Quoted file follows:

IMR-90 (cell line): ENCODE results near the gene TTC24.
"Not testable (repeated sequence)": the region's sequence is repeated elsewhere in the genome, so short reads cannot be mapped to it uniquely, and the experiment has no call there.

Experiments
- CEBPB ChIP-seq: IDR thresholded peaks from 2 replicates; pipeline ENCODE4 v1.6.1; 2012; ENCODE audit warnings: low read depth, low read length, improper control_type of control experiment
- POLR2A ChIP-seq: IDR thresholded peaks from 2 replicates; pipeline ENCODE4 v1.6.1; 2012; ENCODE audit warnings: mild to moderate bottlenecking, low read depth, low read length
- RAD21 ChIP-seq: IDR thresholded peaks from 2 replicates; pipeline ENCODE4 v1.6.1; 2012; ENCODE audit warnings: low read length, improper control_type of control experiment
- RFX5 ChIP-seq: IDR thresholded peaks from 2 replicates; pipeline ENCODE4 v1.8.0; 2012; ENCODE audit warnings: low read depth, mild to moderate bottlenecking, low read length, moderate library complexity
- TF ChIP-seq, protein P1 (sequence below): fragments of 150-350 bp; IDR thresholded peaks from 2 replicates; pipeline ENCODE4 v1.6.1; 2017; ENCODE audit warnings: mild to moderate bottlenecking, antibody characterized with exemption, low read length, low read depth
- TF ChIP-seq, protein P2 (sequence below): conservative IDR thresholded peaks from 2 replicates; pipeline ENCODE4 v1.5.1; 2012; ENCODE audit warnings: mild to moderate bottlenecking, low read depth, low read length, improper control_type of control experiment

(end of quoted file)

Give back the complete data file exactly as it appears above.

IMR-90 (cell line): ENCODE results near the gene TTC24.
"Not testable (repeated sequence)": the region's sequence is repeated elsewhere in the genome, so short reads cannot be mapped to it uniquely, and the experiment has no call there.

Experiments
- CEBPB ChIP-seq: IDR thresholded peaks from 2 replicates; pipeline ENCODE4 v1.6.1; 2012; ENCODE audit warnings: low read depth, low read length, improper control_type of control experiment
- POLR2A ChIP-seq: IDR thresholded peaks from 2 replicates; pipeline ENCODE4 v1.6.1; 2012; ENCODE audit warnings: mild to moderate bottlenecking, low read depth, low read length
- RAD21 ChIP-seq: IDR thresholded peaks from 2 replicates; pipeline ENCODE4 v1.6.1; 2012; ENCODE audit warnings: low read length, improper control_type of control experiment
- RFX5 ChIP-seq: IDR thresholded peaks from 2 replicates; pipeline ENCODE4 v1.8.0; 2012; ENCODE audit warnings: low read depth, mild to moderate bottlenecking, low read length, moderate library complexity
- TF ChIP-seq, protein P1 (sequence below): fragments of 150-350 bp; IDR thresholded peaks from 2 replicates; pipeline ENCODE4 v1.6.1; 2017; ENCODE audit warnings: mild to moderate bottlenecking, antibody characterized with exemption, low read length, low read depth
- TF ChIP-seq, protein P2 (sequence below): conservative IDR thresholded peaks from 2 replicates; pipeline ENCODE4 v1.5.1; 2012; ENCODE audit warnings: mild to moderate bottlenecking, low read depth, low read length, improper control_type of control experiment